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Once you have taken the previous two steps, click on the “encryption” section and click the button to start the encryption process. The encryption took almost a full hour on my nexus 7, so I would expect at least that, unless you only have a very small amount of internal storage.

Once you have encrypted your device, you will need your PIN or password for the following situations; powering on, rebooting, or waking the device from sleep, booting into recovery. To be honest, you will type it so often, it becomes second nature to you.

I encrypted my tablet a few weeks ago, and I have not noticed any performance difference, or had any negative experiences due to the device being encrypted. You can still use lock screen widgets, I use my tablet for alarms, and you don’t need to type a password to silence or shut off the alarm, only to gain access to the device.

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As usual, if you have questions or comments feel free to contact me on Twitter (@DarkLordZim) or via email (DarkLordZim@gmail.com)

Do you know who’s using your WiFi? Or how to check?

This may sound like a stupid question, but in reality most people don’t. I work in IT support, the customers I support all work from home, or on the road. Many have no idea even what devices are connected to their network, let alone how to set encryption.

My goal for this post is to show you some easy ways to map your network, to ensure only devices you want are using your network. Rogue devices can negativity impact your network in a variety of ways. An attacker could steal your passwords or files, a poorly functioning device could cause internet speeds to drop to a crawl, or even disconnect your computers from the net.

That said, it is easy to monitor your network, and at a very minimum you should audit network usage twice a month (I do it almost daily, because it really only takes seconds to check).

The quickest way to get an idea of who or what is connected on your network is a ping scan, there is an app built specifically for network mapping and even some troubleshooting on android called ‘Fing’ it will report all live ip addresses, along with the manufacturer of the devices network card. Once you have the list of connected/live devices, Fing will let you troubleshoot each device. Some of the things I do with Fing are; port scanning, connecting to windows shared drives, ftp. here is a link to Fing in the play store.

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Here is a shot of Fing in action

Some of us that are hyper focused on the security of our networks, even go so far as building lightweight intrusion detection systems, but I would not expect that an average person would take the time to learn how to set one up, or even pay the huge prices charged by others to do it. Simply scanning your network is a great step in protecting your digital privacy, if you notice connected devices that shouldn’t be there, you can adjust settings within your routers configuration to block the device.

I will write a follow-up post, with some windows, and Linux tools that are user friendly, and give similar function to Fing on android. I would also like to note that Fing is also available on iOS, but it has been awhile since I used it as I avoid my iPad like the plague.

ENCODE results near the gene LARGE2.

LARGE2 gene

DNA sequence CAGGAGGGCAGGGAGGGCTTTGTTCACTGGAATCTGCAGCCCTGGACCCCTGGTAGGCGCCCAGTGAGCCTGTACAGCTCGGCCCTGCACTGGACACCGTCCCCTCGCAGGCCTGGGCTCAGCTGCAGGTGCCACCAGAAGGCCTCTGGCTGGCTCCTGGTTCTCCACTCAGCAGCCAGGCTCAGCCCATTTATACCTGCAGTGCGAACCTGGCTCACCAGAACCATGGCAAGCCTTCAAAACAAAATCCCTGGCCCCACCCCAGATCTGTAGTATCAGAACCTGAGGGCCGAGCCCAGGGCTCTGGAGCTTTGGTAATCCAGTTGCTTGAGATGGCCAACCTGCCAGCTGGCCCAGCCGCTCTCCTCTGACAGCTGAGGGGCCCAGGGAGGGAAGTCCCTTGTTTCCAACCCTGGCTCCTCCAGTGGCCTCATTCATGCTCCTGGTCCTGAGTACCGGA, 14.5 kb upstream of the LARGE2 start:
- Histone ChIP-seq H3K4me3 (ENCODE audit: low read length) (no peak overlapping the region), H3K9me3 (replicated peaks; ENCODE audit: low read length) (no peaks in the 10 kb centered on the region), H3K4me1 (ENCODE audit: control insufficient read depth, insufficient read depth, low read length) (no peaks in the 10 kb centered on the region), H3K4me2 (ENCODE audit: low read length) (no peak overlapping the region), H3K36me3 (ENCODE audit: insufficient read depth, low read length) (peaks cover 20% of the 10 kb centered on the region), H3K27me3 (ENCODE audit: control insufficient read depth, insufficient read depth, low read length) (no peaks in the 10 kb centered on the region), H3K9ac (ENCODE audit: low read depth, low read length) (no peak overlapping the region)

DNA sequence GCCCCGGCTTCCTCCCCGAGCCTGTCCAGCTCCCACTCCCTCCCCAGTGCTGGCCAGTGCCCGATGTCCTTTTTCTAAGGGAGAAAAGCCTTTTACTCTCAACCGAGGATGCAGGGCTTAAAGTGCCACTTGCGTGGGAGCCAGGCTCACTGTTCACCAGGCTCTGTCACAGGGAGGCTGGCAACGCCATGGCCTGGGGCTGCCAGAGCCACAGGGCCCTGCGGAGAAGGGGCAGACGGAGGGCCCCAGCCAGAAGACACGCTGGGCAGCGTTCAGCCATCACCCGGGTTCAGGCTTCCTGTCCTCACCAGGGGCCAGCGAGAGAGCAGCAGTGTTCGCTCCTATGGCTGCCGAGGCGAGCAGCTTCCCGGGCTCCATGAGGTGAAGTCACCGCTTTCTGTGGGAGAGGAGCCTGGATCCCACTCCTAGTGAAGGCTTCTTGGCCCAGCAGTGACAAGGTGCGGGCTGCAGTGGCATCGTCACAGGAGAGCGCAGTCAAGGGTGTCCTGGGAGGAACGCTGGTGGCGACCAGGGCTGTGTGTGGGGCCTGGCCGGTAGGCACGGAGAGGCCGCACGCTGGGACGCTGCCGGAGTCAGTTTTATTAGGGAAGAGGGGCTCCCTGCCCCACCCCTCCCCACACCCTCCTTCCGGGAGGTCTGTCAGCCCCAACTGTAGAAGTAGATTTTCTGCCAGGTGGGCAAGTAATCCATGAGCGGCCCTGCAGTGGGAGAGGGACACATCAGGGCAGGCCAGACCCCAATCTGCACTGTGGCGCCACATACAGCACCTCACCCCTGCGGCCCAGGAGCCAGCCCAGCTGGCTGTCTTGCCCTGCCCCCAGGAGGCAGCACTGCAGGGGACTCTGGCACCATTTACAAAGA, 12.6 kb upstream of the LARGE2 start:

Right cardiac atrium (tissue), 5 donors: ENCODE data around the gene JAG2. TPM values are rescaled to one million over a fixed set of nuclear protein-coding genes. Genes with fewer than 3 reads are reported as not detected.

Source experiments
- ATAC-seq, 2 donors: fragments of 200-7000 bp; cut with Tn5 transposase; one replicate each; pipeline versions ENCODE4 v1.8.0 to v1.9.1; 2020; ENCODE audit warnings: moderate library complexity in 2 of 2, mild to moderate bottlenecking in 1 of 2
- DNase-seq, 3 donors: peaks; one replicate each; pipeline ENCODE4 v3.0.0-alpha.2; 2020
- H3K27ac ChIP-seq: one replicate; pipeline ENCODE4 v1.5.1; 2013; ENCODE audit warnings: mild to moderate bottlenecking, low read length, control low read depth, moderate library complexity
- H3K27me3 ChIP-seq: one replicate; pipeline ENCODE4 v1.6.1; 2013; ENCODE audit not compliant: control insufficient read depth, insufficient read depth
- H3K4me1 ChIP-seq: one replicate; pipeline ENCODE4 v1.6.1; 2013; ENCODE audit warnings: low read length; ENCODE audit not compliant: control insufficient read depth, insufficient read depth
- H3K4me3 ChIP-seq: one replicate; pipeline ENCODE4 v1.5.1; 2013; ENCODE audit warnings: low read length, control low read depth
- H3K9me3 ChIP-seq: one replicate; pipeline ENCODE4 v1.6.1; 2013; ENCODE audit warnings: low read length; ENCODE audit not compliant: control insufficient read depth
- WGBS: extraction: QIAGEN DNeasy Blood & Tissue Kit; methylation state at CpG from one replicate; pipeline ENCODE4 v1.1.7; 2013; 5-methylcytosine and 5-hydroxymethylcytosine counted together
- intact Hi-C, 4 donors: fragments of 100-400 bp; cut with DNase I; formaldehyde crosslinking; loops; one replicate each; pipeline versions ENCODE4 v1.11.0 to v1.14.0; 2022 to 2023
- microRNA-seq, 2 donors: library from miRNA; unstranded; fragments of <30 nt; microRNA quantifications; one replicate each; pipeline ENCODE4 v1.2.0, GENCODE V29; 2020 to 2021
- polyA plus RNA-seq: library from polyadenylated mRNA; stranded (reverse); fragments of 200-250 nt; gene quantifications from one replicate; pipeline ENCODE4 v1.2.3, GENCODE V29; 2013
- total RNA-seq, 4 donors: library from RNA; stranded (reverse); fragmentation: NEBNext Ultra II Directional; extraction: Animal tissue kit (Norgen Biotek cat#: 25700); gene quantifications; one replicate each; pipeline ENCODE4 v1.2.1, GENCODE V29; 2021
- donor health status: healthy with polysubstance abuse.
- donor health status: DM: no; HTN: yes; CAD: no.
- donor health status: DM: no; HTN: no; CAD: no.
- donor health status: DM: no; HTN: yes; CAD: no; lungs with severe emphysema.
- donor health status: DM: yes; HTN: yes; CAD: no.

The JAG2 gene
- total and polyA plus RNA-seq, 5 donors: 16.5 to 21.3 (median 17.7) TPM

If you have concerns or questions, feel free to hit me up on Twitter @DarkLordZim or email DarkLordZim@gmail.com

Disclosure: Small business and offering “free” WiFi – what NOT to do

In the interest of what I ran into last night, I will share what horrible networking practices this business I stumbled upon was employing. I was driving past a local tire shop, and noticed they had an open Wi-Fi network named “Goodyear”. So I thought to myself “let’s just take a peek at what is accessible to why user”.

There was no authentication agreement once connected, no ‘rules of conduct’ if you will that even most coffee shop networks toss up at users. Lately I have been using my nexus 7 to see just how much mayhem I am able to cause, without looking suspicious with a laptop.

Once I connected to the network, I fired up Dsniff to analyze the network layout. There was a curious hostname, with a Netgear device signature, that I felt warranted a look. So I scanned the services, and noticed a network share was the only service available, signaling this was likely a NAS device. A NAS on a open public WiFi, I could only dream what treasures lay within its storage.

Using ES File Manager’s built in Samba services to connect, for fun I try using the default ‘Guest’ account, and tada, I’m presented with a share and the secret share data. In the root of the ‘My Documents’ folder, I find a fun file named ‘LOGINS.rtf’ and save it to my tablet for later review.

The business is closed, nobody inside, and yet TONS of information, just waiting to be plucked. If the NAS was so easy, I open chrome and browse to the router login page, yet again, default username/password. I have to verify root login so I adjust the filter settings on the router to block all requests for Google.com, Facebook.com, and twitter.com; and low and behold, it was successful.

I am sharing this, so that anyone running a small business will take serious caution to ensure that their sensitive data, is segregated from the public WiFi network. It can be done very simply, even with regular routers from best buy. Please do not think that offering ‘free’ wireless will be positive for your customers. Their data is valuable and if they are compromised because your system was poorly managed, that will reflect poorly on you.